Wills Hodgkinson and dad Tim cuddle in the shade of a fire truck visiting Holy Cross Elmentary during a rare trip home from Vancouver earlier this year.                                Western News file photo

Wills Hodgkinson and dad Tim cuddle in the shade of a fire truck visiting Holy Cross Elmentary during a rare trip home from Vancouver earlier this year. Western News file photo

‘Hero’ kid fighting cancer helping with B.C. Children’s Hospital fundraiser

Penticton’s Wills Hodgkinson helping raise funds for B.C. Children’s Hospital

Wills Hodgkinson, the eight-year-old Penticton boy who was diagnosed earlier this year with a rare form of kidney cancer, is giving back to the B.C. Children’s Hospital, where he has been living for much of the year.

Wills is now appearing on posters for the Dream Lottery, one of the major fundraisers for the B.C. Children’s Hospital Foundation, supporting research to help care for the tens of thousands of kids that rely on the B.C. Children’s Hospital for specialized care.

Wills’ father Tim said the family — mother Neely Brimer and younger sister Scarlett — are happy to do anything they can to help the hospital, where a dangerously large Wilm’s tumour was removed from Wills’ kidney, and progress was made on lung tumours.

“Their care is second to none. I can’t say enough about the good people there,” said Tim, who is cautiously optimistic about the future.

Related: Community shows support for seven-year-old battling cancer

Wills is still receiving treatment in Kelowna, but the family is now home and working on returning to a normal routine, including Wills getting back to school.

“Four of the eight tumours he had on his lungs are reduced to microscopic proportions,” said Tim, adding that the family is hoping for good news when Wills is next tested.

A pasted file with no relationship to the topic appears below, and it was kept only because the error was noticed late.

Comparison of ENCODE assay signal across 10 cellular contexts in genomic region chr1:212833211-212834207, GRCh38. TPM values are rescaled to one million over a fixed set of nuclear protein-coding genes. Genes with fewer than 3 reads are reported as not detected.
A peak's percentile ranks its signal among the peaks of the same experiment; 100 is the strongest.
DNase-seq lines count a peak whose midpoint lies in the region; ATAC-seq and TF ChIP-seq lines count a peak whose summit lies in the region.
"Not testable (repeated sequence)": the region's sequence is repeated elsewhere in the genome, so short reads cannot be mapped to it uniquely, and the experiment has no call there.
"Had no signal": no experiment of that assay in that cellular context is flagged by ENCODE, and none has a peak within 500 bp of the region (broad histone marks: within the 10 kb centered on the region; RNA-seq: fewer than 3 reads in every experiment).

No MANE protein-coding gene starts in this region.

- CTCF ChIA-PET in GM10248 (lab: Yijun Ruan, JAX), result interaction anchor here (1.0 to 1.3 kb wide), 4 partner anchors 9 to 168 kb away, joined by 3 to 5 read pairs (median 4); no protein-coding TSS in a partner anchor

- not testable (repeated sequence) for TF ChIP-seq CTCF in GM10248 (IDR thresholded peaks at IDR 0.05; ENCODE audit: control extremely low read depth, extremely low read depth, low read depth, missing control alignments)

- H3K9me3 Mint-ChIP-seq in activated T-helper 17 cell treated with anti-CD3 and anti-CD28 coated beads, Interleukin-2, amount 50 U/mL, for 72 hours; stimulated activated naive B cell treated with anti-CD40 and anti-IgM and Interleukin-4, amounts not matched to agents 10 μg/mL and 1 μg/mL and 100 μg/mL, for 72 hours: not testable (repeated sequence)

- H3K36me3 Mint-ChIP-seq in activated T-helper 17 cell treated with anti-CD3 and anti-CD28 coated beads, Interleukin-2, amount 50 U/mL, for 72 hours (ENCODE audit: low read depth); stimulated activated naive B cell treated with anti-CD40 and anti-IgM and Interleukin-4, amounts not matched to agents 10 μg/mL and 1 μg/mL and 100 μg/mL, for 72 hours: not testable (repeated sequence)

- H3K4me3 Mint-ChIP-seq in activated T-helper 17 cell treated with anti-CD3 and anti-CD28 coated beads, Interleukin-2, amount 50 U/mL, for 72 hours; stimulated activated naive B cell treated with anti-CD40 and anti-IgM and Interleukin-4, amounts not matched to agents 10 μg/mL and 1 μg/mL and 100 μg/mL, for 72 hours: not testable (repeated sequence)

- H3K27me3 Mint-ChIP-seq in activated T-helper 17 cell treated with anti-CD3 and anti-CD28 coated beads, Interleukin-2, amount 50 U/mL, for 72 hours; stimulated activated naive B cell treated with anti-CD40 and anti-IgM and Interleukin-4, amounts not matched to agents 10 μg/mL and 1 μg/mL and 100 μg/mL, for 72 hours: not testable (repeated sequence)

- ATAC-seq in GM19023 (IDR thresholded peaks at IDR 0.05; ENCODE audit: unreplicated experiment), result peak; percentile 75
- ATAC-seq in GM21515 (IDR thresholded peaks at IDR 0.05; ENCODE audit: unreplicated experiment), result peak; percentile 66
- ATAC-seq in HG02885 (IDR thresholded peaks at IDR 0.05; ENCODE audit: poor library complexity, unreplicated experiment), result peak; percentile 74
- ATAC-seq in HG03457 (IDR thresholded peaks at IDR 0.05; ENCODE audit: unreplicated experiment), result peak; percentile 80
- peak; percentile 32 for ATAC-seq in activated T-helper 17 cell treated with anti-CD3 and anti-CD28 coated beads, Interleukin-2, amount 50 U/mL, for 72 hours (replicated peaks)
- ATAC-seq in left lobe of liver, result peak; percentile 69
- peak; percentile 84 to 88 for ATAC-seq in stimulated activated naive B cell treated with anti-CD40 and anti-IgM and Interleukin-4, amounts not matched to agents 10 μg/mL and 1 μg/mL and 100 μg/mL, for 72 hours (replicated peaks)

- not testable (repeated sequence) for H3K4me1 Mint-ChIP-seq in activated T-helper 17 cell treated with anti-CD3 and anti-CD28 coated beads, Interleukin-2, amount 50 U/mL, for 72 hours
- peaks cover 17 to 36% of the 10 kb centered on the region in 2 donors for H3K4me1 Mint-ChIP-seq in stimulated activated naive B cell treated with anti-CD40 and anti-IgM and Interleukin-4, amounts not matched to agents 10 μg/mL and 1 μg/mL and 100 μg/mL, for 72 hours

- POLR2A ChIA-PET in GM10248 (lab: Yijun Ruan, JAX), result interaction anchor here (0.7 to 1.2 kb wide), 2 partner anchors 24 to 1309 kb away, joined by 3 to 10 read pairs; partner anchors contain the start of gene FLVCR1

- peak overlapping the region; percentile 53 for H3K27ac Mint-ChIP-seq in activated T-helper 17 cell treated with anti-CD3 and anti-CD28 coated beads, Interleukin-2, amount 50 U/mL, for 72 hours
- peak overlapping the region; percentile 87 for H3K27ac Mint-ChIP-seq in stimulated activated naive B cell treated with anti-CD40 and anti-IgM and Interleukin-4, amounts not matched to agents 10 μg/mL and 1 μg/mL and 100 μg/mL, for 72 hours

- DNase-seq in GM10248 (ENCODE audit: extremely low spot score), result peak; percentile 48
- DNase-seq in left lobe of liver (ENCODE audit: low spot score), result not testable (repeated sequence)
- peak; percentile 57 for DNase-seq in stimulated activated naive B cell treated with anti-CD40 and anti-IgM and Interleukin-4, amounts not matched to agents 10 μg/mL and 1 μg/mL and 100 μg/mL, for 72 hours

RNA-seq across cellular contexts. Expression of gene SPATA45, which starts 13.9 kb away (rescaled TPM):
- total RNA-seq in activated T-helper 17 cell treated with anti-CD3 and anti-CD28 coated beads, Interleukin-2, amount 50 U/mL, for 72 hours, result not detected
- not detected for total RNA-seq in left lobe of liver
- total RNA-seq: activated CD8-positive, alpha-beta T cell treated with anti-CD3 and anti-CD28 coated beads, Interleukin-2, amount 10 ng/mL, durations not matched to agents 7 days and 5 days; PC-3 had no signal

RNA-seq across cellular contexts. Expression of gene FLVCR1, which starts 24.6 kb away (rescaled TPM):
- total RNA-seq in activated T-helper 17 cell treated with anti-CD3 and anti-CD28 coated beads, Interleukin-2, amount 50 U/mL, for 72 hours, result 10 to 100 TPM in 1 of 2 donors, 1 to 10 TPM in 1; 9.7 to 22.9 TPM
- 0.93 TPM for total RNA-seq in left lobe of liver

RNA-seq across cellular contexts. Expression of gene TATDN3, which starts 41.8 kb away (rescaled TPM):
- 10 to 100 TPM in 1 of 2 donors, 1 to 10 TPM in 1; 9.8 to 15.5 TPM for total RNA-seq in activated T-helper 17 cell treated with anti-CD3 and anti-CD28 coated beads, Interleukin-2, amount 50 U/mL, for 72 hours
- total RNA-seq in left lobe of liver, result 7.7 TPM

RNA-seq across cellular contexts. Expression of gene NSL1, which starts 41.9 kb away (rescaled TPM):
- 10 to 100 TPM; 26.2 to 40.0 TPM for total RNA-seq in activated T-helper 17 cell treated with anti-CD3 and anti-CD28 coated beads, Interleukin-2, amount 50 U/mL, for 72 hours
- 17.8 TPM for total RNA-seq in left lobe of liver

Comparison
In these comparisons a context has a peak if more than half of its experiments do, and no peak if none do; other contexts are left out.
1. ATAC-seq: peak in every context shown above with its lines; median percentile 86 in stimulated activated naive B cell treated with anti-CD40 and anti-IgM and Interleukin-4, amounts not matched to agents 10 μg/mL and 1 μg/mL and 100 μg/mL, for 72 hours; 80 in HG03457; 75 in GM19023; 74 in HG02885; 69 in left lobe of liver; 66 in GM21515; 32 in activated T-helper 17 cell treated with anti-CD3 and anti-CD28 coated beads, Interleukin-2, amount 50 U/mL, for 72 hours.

“We’re hopeful they are going to be reduced to a more manageable size.”

Coming home has raised Wills’ spirits.

“Being back with his friends has just done wonders,” Tim said. “He’s even back, to a limited degree, at football with the Pinnacles.”

Related: Schoolmates welcome home Penticton boy fighting cancer

Unlike most kids, Wills was looking forward to getting back to school this fall.

“Because he’s not been able to go to school, that’s the only thing he has wanted to do,” said Tim. “Just be one of the kids, just be normal.”

Wills isn’t quite normal, though. Since he has become the hospital’s poster boy, people have been recognizing him wherever he goes.

“Wills isn’t shy in coming forward,” said Tim. “People came up to him everywhere. He is happy to talk about the Children’s Hospital.”

It might have been back to school for Wills, but it was the starting school for the first time for his younger sister, Scarlett, who was going to the same school he started in. Wills took it on himself to give Scarlett the Grand tour.

“He is a very proud brother. They are very close,” said Tim.

Related: Ordeal intensifying for seven-year-old battling cancer

The nightmare for Wills and family started in January when the boy started complaining of a severe tummy ache. Tim took him to Penticton Regional Hospital, where they discovered a tumour attached to his kidney.

Related: Support pouring in for Penticton boy fighting cancer